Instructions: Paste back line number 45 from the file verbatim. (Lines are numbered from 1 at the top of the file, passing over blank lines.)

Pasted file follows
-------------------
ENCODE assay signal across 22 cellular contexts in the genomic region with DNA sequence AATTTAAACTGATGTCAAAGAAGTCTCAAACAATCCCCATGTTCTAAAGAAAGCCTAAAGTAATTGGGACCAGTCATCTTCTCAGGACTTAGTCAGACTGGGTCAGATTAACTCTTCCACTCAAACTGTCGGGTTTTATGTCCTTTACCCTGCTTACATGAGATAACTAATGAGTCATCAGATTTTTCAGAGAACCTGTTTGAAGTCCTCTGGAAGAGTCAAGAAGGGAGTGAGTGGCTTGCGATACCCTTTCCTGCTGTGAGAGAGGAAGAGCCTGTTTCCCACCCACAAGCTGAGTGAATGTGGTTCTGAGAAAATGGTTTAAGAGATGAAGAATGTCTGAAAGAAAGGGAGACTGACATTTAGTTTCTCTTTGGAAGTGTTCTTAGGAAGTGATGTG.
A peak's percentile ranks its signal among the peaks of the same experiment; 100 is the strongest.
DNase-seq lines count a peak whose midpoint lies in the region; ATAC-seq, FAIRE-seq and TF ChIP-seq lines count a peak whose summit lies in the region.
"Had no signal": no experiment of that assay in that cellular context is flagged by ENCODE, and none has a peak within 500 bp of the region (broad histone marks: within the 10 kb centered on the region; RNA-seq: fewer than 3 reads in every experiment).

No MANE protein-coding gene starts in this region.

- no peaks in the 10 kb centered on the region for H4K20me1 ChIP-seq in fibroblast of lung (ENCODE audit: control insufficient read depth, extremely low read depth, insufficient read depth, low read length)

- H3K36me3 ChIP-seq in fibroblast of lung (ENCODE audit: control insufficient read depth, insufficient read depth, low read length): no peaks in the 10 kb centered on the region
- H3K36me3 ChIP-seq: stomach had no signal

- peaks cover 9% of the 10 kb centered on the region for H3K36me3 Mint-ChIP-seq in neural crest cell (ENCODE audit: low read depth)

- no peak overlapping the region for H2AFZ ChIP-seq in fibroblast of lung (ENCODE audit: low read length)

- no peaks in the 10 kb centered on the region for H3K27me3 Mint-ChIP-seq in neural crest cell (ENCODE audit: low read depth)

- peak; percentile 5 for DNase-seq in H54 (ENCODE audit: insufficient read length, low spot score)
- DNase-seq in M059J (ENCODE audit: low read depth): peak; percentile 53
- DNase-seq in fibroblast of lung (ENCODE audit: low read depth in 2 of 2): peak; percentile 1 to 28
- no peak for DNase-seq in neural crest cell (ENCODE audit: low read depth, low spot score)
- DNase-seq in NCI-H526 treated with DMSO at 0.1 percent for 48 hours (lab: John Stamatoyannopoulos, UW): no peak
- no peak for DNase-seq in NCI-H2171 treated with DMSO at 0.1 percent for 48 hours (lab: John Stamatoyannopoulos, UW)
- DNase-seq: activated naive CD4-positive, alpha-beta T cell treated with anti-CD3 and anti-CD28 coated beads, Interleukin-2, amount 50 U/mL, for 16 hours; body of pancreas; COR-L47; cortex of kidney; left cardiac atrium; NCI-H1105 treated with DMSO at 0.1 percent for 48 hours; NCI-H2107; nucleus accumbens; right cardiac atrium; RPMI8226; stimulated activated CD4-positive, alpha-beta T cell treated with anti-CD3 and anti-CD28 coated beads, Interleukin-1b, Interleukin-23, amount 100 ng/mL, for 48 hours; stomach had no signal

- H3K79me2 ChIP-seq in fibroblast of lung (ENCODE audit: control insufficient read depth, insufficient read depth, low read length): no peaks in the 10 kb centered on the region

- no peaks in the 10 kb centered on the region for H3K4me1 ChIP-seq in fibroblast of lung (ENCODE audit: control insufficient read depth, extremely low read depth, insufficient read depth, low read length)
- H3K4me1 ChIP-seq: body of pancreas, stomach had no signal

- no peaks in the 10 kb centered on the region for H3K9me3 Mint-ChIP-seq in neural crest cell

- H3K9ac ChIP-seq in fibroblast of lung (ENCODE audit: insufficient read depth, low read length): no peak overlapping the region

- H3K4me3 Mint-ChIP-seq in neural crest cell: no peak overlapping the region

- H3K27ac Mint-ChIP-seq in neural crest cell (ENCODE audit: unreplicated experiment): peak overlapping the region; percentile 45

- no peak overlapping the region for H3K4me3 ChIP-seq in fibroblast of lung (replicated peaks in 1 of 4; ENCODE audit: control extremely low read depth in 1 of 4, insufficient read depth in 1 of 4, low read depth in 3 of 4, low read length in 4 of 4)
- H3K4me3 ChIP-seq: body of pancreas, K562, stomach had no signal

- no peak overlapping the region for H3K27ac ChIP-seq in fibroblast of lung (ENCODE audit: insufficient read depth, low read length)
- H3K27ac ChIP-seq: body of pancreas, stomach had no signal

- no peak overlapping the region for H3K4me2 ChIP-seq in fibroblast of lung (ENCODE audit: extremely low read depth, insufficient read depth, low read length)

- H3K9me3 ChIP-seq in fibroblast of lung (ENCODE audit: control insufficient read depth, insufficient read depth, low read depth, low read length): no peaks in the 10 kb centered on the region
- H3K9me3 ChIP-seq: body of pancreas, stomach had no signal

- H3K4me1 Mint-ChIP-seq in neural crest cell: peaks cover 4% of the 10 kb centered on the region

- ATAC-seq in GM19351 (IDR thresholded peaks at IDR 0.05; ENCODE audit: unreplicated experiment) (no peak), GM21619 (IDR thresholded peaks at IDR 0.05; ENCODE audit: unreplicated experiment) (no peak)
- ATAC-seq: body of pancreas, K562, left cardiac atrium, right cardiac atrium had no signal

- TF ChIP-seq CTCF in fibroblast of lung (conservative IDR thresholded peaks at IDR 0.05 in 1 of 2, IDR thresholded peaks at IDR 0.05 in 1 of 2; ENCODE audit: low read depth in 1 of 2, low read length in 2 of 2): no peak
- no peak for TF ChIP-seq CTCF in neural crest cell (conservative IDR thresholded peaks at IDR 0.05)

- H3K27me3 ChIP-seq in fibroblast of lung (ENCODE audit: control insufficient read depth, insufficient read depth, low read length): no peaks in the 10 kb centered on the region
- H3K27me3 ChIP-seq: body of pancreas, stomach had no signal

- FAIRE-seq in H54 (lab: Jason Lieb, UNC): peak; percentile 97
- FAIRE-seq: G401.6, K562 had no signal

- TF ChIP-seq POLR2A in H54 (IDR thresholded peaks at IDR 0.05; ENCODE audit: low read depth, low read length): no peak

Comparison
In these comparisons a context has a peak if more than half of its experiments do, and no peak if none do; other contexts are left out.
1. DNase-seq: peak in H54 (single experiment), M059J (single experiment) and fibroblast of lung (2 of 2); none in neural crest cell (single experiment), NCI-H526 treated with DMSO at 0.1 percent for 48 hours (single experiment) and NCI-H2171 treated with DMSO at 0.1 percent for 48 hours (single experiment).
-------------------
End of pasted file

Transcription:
1. DNase-seq: peak in H54 (single experiment), M059J (single experiment) and fibroblast of lung (2 of 2); none in neural crest cell (single experiment), NCI-H526 treated with DMSO at 0.1 percent for 48 hours (single experiment) and NCI-H2171 treated with DMSO at 0.1 percent for 48 hours (single experiment).